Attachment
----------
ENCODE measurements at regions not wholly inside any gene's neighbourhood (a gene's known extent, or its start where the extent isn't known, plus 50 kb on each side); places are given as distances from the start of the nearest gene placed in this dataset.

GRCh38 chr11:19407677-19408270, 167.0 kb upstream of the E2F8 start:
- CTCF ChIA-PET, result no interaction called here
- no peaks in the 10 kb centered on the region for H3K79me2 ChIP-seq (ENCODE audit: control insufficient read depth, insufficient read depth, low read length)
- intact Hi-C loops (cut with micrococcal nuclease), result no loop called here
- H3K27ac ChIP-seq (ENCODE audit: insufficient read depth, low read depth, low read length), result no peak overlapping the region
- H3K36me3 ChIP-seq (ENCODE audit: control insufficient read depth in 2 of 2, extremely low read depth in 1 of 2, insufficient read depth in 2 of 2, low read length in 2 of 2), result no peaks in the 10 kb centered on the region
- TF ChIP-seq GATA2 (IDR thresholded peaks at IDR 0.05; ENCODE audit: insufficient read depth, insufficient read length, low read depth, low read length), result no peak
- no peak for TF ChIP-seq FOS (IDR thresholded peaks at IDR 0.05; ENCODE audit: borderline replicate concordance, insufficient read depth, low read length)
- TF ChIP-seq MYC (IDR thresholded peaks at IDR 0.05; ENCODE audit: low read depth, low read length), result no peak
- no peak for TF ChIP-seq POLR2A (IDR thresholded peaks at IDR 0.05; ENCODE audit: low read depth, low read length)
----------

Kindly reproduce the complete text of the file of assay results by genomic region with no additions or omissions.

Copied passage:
ENCODE measurements at regions not wholly inside any gene's neighbourhood (a gene's known extent, or its start where the extent isn't known, plus 50 kb on each side); places are given as distances from the start of the nearest gene placed in this dataset.

GRCh38 chr11:19407677-19408270, 167.0 kb upstream of the E2F8 start:
- CTCF ChIA-PET, result no interaction called here
- no peaks in the 10 kb centered on the region for H3K79me2 ChIP-seq (ENCODE audit: control insufficient read depth, insufficient read depth, low read length)
- intact Hi-C loops (cut with micrococcal nuclease), result no loop called here
- H3K27ac ChIP-seq (ENCODE audit: insufficient read depth, low read depth, low read length), result no peak overlapping the region
- H3K36me3 ChIP-seq (ENCODE audit: control insufficient read depth in 2 of 2, extremely low read depth in 1 of 2, insufficient read depth in 2 of 2, low read length in 2 of 2), result no peaks in the 10 kb centered on the region
- TF ChIP-seq GATA2 (IDR thresholded peaks at IDR 0.05; ENCODE audit: insufficient read depth, insufficient read length, low read depth, low read length), result no peak
- no peak for TF ChIP-seq FOS (IDR thresholded peaks at IDR 0.05; ENCODE audit: borderline replicate concordance, insufficient read depth, low read length)
- TF ChIP-seq MYC (IDR thresholded peaks at IDR 0.05; ENCODE audit: low read depth, low read length), result no peak
- no peak for TF ChIP-seq POLR2A (IDR thresholded peaks at IDR 0.05; ENCODE audit: low read depth, low read length)